In matters of death, let words suffice
By Mark Platte
When 65-year-old Michelle Jeoung Ah Kim was hit and killed by a school bus on University Avenue a week ago Friday, we had the gruesome photos and video of her body, covered under a blue tarp, crushed beneath the left rear wheel of the bus. We chose not to run them.
Every other media outlet in town — Hawaii News Now, KHON 2, KITV 4 and the Honolulu Star-Bulletin — went a different way. All of their images clearly showed the covered body wedged under the wheel.
I shy away from body-bag shots and photos of bodies, even if they are covered. The mental image of someone who had just died — even wrapped in tarp — is horrific enough to see in person, much less memorialized for newspaper readers or television viewers.
There are exceptions. The mass deaths in Haiti after January's earthquake necessitated showing covered bodies but those images seemed essential to telling the story. This photo did not, especially since it was a local woman whose family, friends or neighbors might see The Advertiser. After the accident occurred, we ran a generic shot of the intersection blocked off by police.
My counterparts in television, and even my own photo editor, disagree with me on this one. I asked the three news directors if they would explain their decisions.
"Hawaii News Now felt it was important to air video of the scene of the accident to demonstrate where the victim was in relation to the bus, intersection, crosswalk and overall area used by many drivers and pedestrians," said Chris Archer, the news director.
Archer said newsroom employees wondered where the victim was in relation to the bus and assumed viewers would have the same question.
"We specifically did not air any close-up images of the body, and made certain all wide and medium shots showed only the tarp-covered body; no blood, hands, feet, etc.," he said.
Hawaii News Now was also the only news station to air the full video clip of the athlete from the republic of Georgia who was killed in his final Olympic training luge run.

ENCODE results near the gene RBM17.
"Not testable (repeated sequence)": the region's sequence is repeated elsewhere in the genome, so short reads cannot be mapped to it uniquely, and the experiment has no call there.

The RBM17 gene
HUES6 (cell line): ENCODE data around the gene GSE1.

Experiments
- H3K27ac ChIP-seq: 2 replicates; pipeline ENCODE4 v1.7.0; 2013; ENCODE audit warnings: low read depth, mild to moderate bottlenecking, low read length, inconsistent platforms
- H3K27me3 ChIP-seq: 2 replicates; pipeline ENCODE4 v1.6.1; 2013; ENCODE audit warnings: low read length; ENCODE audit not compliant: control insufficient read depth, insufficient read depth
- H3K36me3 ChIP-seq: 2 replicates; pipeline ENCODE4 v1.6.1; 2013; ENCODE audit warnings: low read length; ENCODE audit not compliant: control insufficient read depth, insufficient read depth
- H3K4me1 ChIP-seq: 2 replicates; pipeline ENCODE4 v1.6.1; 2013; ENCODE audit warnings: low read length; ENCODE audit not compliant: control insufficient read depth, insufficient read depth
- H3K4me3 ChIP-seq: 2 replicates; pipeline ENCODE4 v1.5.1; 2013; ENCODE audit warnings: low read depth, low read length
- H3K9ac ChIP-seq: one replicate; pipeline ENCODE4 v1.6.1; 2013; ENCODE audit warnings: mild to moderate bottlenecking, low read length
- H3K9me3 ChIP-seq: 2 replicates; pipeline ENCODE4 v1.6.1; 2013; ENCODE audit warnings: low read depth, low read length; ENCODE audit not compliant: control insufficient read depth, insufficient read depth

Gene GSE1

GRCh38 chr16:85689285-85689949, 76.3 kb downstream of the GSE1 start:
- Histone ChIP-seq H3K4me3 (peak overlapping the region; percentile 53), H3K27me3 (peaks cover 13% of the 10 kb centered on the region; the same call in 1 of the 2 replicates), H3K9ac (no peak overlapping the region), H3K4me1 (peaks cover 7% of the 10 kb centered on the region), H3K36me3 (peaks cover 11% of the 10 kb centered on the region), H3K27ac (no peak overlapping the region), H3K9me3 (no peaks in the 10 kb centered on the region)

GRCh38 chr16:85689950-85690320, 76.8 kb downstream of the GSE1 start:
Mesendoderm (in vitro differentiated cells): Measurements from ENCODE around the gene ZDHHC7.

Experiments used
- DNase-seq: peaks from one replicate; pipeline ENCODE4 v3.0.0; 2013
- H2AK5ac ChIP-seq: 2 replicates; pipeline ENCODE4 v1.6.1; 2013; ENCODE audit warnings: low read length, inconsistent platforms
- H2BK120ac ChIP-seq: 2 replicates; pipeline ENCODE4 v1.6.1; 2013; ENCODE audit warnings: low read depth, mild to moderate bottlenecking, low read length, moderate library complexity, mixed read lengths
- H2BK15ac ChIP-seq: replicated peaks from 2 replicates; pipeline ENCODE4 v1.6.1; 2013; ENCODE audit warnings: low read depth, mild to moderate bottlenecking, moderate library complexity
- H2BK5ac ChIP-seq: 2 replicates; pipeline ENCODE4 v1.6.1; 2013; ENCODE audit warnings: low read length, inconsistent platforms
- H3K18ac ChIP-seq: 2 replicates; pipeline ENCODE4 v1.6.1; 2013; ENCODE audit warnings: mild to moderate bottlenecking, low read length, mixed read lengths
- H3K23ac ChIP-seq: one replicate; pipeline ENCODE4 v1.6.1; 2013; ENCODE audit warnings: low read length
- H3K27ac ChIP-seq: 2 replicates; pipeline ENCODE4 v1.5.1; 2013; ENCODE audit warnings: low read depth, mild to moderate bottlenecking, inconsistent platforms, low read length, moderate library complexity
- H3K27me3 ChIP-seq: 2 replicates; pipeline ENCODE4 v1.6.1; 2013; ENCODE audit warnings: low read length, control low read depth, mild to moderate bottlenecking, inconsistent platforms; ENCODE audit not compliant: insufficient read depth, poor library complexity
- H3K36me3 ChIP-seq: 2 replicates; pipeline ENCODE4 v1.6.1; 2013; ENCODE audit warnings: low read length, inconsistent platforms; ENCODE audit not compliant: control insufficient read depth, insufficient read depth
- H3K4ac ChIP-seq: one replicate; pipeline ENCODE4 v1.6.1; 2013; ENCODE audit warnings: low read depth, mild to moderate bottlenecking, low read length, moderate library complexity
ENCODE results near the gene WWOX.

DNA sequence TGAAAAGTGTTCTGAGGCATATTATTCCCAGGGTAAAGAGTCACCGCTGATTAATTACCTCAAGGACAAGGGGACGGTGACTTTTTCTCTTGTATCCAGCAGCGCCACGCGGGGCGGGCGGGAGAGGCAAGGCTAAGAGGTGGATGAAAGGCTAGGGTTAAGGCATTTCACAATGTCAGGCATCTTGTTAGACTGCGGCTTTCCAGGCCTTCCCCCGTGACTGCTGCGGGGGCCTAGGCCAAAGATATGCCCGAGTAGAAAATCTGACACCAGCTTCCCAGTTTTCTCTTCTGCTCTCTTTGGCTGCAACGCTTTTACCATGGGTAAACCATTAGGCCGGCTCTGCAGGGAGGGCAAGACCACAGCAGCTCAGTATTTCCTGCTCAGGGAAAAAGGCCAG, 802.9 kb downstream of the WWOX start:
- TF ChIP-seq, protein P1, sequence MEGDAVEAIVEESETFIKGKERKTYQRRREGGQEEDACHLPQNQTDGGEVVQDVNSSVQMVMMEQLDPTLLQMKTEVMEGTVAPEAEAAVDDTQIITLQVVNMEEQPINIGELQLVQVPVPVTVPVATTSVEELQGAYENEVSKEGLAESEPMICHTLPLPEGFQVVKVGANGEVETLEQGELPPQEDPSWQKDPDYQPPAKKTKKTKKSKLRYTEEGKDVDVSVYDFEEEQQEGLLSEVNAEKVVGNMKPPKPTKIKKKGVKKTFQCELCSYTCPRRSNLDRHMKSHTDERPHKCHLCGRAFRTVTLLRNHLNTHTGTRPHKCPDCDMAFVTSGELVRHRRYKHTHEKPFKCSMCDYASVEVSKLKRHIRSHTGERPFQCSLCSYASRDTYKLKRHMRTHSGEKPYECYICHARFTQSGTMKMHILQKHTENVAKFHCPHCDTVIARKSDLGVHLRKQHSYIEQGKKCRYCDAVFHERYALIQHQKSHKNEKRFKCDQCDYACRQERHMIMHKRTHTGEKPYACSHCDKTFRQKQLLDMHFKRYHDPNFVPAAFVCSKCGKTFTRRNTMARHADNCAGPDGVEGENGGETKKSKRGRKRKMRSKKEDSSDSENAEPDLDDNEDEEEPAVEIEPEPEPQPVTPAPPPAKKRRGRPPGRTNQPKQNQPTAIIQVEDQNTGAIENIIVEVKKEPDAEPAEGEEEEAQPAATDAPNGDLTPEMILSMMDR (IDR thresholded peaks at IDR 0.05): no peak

"We decided to air the full clip for the following reasons: The actual impact was somewhat obscured by the track structure, luge is inherently dangerous (same reason NASCAR wrecks make it on the air) and the video helped viewers understand the danger and controversy surrounding that new track at Whistler," Archer said, adding that viewers were warned beforehand what was to come.
KHON 2 did not run the video of the fatal crash, while KITV 4 froze the image just before the athlete went off the track.
But both ran extensive footage of the body under the bus.
Genie Garner, KITV 4's news director, said there was no discussion about using the bus accident images.
"We treated this story as we would any story involving an accident with a fatality," she said. "We want to make sure the body is covered and that we are shooting from a distance that is far enough away. To the best of my knowledge, we did not receive any complaints."
KHON 2's news chief Lori Silva said she understands that a covered body could be perceived as a "graphic image" and the station would never show a body uncovered at an accident scene.
"Frankly, covered-body shots have not been an issue; we've used them before for murders and other accidents," she said, noting that the covered body of 23-month Cyrus Belt, thrown from a freeway overpass, has been shown many times.
"To my knowledge, this one did not prompt reaction from viewers, but perhaps we should re-evaluate," she said. "I feel I have one of the strictest policies when it comes to what kind of video can be aired, when to name victims or suspects, and not naming victims of sex abuse, etc."
Advertiser photo editor Seth Jones has always pushed for these kinds of shots, arguing that our readers can handle disturbing images and that the photos tell the story in the way that words cannot.
With all due respect to my colleagues, I think words can suffice in this case. And when I read Advertiser Staffer Suzanne Roig's story on Kim's funeral a few days later, with photos of the mourners at the Kaimukī church she had founded and her smiling face in the photo, I felt like I had made the correct call.
Mark Platte is senior vice president and editor of The Advertiser. Reach him at 525-8080. Or follow his Twitter updates at http://twitter.com/markplatte.